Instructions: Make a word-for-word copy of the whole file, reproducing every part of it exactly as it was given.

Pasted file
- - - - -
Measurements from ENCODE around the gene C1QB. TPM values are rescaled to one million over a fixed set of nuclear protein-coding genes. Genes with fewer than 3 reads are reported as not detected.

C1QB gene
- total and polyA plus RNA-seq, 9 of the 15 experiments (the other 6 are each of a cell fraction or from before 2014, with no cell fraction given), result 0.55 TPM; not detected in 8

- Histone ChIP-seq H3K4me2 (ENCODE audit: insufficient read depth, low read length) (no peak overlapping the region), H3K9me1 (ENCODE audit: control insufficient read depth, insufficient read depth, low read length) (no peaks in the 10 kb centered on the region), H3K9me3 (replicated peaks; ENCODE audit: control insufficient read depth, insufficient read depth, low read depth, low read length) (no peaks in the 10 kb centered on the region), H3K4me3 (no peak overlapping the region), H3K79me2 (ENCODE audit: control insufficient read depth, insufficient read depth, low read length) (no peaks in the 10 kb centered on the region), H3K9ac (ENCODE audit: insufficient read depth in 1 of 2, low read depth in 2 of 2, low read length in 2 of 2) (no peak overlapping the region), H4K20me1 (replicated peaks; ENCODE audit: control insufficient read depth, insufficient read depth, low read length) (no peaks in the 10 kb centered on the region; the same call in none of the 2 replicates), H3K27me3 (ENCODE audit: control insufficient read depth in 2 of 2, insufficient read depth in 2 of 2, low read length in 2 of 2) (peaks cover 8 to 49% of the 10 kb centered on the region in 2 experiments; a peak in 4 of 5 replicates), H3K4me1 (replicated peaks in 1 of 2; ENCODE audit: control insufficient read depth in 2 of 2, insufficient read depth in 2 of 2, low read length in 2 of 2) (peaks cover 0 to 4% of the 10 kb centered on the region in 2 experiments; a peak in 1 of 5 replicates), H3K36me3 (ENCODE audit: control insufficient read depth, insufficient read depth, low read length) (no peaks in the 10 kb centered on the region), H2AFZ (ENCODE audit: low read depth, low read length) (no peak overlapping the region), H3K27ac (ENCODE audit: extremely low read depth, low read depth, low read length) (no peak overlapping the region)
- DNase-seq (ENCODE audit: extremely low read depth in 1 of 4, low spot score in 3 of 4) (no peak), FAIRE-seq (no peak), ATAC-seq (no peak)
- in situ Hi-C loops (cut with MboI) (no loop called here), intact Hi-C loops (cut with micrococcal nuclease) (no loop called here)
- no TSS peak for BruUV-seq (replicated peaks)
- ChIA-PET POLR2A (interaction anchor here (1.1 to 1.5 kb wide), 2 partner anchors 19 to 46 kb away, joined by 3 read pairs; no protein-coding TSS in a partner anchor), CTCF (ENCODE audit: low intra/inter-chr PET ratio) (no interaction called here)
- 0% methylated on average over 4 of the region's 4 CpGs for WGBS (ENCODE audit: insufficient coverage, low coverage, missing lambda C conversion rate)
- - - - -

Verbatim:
Measurements from ENCODE around the gene C1QB. TPM values are rescaled to one million over a fixed set of nuclear protein-coding genes. Genes with fewer than 3 reads are reported as not detected.

C1QB gene
- total and polyA plus RNA-seq, 9 of the 15 experiments (the other 6 are each of a cell fraction or from before 2014, with no cell fraction given), result 0.55 TPM; not detected in 8

- Histone ChIP-seq H3K4me2 (ENCODE audit: insufficient read depth, low read length) (no peak overlapping the region), H3K9me1 (ENCODE audit: control insufficient read depth, insufficient read depth, low read length) (no peaks in the 10 kb centered on the region), H3K9me3 (replicated peaks; ENCODE audit: control insufficient read depth, insufficient read depth, low read depth, low read length) (no peaks in the 10 kb centered on the region), H3K4me3 (no peak overlapping the region), H3K79me2 (ENCODE audit: control insufficient read depth, insufficient read depth, low read length) (no peaks in the 10 kb centered on the region), H3K9ac (ENCODE audit: insufficient read depth in 1 of 2, low read depth in 2 of 2, low read length in 2 of 2) (no peak overlapping the region), H4K20me1 (replicated peaks; ENCODE audit: control insufficient read depth, insufficient read depth, low read length) (no peaks in the 10 kb centered on the region; the same call in none of the 2 replicates), H3K27me3 (ENCODE audit: control insufficient read depth in 2 of 2, insufficient read depth in 2 of 2, low read length in 2 of 2) (peaks cover 8 to 49% of the 10 kb centered on the region in 2 experiments; a peak in 4 of 5 replicates), H3K4me1 (replicated peaks in 1 of 2; ENCODE audit: control insufficient read depth in 2 of 2, insufficient read depth in 2 of 2, low read length in 2 of 2) (peaks cover 0 to 4% of the 10 kb centered on the region in 2 experiments; a peak in 1 of 5 replicates), H3K36me3 (ENCODE audit: control insufficient read depth, insufficient read depth, low read length) (no peaks in the 10 kb centered on the region), H2AFZ (ENCODE audit: low read depth, low read length) (no peak overlapping the region), H3K27ac (ENCODE audit: extremely low read depth, low read depth, low read length) (no peak overlapping the region)
- DNase-seq (ENCODE audit: extremely low read depth in 1 of 4, low spot score in 3 of 4) (no peak), FAIRE-seq (no peak), ATAC-seq (no peak)
- in situ Hi-C loops (cut with MboI) (no loop called here), intact Hi-C loops (cut with micrococcal nuclease) (no loop called here)
- no TSS peak for BruUV-seq (replicated peaks)
- ChIA-PET POLR2A (interaction anchor here (1.1 to 1.5 kb wide), 2 partner anchors 19 to 46 kb away, joined by 3 read pairs; no protein-coding TSS in a partner anchor), CTCF (ENCODE audit: low intra/inter-chr PET ratio) (no interaction called here)
- 0% methylated on average over 4 of the region's 4 CpGs for WGBS (ENCODE audit: insufficient coverage, low coverage, missing lambda C conversion rate)